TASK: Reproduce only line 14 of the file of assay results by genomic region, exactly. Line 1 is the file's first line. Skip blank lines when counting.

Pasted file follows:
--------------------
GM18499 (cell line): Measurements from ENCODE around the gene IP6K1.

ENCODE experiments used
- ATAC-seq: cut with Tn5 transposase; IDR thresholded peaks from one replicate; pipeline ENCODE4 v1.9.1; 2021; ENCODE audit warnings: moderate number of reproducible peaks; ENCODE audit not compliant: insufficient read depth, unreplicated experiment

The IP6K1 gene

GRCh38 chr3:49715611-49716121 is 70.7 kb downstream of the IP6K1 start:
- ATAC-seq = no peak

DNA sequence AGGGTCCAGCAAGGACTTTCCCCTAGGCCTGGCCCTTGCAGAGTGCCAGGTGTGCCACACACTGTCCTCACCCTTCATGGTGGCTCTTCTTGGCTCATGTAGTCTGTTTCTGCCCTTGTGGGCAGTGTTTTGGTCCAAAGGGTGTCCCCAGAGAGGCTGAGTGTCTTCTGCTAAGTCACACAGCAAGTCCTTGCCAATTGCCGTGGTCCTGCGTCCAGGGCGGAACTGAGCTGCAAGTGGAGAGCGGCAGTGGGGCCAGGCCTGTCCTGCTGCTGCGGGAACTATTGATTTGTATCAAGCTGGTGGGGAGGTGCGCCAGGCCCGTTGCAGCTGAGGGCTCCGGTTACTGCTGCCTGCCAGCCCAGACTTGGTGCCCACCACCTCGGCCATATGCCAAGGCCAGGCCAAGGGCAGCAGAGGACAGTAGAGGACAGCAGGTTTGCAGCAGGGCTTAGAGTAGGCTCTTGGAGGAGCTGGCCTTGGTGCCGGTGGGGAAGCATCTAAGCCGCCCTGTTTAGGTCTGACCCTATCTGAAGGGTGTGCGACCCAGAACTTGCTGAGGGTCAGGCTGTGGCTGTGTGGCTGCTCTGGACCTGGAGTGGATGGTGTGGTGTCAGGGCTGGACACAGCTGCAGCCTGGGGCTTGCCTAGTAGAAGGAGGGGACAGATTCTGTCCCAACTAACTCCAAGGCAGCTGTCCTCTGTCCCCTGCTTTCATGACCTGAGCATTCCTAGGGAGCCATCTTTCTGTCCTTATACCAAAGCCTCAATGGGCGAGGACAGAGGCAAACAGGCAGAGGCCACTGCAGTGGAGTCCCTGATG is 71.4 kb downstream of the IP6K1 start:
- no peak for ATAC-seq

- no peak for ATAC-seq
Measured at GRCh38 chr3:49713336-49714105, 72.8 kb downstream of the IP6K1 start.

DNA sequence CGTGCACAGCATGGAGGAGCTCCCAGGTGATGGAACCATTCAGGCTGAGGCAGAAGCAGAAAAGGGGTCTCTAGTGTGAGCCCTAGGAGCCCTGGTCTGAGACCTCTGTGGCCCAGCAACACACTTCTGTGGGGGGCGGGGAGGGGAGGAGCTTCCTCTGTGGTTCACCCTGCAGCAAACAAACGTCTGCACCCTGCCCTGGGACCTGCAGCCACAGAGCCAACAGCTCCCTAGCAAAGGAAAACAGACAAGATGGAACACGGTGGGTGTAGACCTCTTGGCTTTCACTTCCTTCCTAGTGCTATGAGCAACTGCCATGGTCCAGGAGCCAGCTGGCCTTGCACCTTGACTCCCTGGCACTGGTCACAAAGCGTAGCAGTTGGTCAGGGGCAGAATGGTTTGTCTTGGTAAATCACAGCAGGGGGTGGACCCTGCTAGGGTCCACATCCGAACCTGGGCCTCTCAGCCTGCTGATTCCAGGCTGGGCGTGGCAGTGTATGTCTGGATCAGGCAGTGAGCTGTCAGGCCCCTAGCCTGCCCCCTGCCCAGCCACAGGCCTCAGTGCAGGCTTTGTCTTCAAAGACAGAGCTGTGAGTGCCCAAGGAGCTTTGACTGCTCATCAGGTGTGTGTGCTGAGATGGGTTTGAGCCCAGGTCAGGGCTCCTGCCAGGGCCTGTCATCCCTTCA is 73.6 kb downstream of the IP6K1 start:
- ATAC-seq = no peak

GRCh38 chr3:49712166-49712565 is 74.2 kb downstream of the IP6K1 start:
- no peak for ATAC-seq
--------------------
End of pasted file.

- no peak for ATAC-seq